Reading/Have Read/Should Write About

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From top to bottom:

Mumbo Jumbo, Ishmael Reed

Last summer, I read Alasdair Gray’s novel Lanark and never mustered a review (Florida heat; Fourth of July fireworks; booze; other excuses). I’ve thought about Lanark all the time though. I’m afraid Mumbo Jumbo is gonna fall in the same slot as Lanark—too much to handle in one read. I need to go back and reread Mumbo Jumbo—just fantastic stuff—conspiracy theories, hoodoo, music, art theft—I owe it more than I seem to be able to register here.

Fiction and the Figures of Life, William H. Gass

So I read a handful of essays in Gass’s earliest essay collection interspersed with Infinite Jest, and I actually did write a bit about one of them here, in conjunction with IJ. Perfect sentences. (Gass’s sentences. Not mine). I wisely shelved the thing (Gass’s “review” of a Donald Barthelme collection almost paralyzed me), leaving more pieces to return to later.

The Wallcreeper, Nell Zink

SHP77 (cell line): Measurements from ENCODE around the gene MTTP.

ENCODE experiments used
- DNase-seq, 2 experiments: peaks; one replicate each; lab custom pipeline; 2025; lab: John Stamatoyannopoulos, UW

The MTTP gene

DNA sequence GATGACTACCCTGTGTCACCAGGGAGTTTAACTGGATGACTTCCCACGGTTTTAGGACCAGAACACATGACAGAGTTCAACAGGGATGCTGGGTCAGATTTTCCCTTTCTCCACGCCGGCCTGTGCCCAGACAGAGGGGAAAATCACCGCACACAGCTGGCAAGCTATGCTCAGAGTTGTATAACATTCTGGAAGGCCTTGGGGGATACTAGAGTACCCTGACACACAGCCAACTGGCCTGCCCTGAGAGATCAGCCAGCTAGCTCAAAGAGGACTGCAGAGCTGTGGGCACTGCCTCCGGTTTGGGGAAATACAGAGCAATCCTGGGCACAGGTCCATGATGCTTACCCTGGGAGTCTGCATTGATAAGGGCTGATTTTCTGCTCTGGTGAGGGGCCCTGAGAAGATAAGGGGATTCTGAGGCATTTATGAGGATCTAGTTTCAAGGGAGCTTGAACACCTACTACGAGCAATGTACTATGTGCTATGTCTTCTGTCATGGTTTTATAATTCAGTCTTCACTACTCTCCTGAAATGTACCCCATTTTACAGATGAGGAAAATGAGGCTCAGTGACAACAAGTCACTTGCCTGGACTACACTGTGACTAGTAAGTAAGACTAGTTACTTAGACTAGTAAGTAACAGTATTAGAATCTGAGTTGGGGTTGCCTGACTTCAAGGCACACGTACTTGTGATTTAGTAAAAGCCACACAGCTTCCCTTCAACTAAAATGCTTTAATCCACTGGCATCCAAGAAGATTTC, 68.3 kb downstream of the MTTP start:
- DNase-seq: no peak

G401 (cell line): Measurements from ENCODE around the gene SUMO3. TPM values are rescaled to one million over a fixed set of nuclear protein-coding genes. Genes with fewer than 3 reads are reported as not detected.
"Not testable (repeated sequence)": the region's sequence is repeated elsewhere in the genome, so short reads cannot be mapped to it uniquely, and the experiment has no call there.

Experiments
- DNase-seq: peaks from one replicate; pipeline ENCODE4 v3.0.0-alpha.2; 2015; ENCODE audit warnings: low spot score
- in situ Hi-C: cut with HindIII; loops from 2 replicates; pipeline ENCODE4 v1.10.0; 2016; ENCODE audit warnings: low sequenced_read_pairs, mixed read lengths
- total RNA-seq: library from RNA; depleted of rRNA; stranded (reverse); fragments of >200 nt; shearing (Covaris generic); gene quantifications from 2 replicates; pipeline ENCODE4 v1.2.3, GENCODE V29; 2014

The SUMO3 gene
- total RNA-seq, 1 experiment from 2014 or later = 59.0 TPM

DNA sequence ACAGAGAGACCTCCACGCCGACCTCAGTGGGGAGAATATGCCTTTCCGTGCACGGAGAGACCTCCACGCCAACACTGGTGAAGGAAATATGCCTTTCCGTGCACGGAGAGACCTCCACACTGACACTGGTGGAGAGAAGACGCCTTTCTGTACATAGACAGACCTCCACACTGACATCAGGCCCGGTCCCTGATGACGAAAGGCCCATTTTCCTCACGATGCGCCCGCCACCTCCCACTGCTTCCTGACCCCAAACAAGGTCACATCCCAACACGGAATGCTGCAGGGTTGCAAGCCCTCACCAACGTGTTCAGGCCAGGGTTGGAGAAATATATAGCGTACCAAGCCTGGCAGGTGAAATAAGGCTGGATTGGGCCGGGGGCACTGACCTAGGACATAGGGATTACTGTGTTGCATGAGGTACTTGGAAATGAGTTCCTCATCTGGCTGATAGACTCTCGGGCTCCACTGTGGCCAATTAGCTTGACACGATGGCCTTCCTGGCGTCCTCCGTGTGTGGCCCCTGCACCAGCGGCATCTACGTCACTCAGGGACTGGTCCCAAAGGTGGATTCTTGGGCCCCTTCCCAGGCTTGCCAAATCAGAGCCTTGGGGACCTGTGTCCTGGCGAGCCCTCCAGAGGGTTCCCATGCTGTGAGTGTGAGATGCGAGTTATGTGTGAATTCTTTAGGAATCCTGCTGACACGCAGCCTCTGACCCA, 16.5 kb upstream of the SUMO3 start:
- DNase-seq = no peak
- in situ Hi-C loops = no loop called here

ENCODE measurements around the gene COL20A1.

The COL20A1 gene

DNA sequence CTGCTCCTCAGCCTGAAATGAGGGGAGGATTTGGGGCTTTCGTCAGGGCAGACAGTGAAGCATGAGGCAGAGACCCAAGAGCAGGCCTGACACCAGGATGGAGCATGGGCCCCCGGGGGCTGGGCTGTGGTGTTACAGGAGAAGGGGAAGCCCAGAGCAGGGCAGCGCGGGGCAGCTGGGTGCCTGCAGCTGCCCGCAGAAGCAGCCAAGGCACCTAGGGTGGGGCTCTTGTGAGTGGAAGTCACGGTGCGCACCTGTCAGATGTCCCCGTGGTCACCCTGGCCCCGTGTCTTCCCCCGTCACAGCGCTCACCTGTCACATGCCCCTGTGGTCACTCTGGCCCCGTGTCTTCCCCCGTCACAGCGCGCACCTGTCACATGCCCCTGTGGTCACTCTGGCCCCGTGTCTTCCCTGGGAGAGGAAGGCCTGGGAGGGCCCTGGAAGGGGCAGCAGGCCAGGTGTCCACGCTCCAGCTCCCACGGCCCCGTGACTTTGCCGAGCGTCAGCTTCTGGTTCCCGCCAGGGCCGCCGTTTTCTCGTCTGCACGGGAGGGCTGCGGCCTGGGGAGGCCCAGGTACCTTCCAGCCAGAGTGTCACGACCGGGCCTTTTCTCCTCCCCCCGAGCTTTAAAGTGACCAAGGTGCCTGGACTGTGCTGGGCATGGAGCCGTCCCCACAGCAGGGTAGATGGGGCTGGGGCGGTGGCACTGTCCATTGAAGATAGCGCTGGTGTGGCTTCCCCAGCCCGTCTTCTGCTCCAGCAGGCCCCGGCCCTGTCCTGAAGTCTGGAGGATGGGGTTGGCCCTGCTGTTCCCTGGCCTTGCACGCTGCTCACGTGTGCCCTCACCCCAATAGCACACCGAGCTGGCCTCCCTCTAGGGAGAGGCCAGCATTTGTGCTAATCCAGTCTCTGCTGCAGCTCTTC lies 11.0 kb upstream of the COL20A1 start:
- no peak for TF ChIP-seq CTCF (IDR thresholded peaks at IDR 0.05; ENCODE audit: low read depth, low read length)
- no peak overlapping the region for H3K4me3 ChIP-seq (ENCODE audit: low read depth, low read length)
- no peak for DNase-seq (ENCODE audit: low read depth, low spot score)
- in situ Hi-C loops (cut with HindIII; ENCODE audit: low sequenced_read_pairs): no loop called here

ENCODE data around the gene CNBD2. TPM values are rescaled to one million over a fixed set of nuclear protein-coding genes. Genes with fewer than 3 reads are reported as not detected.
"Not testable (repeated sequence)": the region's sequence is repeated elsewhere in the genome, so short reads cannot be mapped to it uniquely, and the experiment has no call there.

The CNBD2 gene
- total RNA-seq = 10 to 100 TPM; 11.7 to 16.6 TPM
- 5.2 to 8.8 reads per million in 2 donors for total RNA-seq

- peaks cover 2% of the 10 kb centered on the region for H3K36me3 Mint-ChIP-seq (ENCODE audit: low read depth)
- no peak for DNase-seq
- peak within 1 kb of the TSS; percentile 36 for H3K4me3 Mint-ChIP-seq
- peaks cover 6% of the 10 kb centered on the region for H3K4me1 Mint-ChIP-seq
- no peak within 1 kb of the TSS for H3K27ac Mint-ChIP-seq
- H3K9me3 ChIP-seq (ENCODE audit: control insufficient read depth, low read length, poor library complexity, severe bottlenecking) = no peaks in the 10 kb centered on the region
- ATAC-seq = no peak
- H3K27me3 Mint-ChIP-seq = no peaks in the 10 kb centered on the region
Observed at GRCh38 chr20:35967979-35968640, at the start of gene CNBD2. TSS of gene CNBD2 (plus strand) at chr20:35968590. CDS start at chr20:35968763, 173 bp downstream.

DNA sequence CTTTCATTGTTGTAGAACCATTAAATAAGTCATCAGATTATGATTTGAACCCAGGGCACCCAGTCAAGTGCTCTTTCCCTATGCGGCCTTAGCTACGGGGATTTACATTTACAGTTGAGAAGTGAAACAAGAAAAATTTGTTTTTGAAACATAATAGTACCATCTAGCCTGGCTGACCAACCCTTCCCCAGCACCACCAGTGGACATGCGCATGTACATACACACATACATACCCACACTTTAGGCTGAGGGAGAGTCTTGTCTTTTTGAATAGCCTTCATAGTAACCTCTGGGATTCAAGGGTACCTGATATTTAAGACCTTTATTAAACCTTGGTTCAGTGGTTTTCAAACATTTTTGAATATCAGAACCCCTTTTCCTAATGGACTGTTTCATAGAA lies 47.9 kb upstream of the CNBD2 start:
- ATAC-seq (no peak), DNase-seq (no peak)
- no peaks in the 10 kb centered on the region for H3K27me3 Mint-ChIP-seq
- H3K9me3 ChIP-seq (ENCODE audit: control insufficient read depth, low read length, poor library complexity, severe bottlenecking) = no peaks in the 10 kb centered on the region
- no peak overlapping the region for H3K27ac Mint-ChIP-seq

I started Zink’s first novel The Wallcreeper this afternoon and only put it down when I had to go pick my kids up from day camp. Then I picked it up again. I just put it down again, at a break, of sorts, on page 77, to write this. Every sentence makes me want to read the next sentence (“I felt almost nostalgic toward socially acceptable horrors with larger meanings related to reproduction,” our narrator quips; a bit later: “My life was like falling off a log comfortably located somewhere light-years above the earth”). It’s about this young married couple living in Bern, Switzerland—also sex, birdwatching, music, etc. I was kinda worried that any novel I picked up after Infinite Jest (see below) might suffer, but nah. The Wallcreeper is fantastic so far.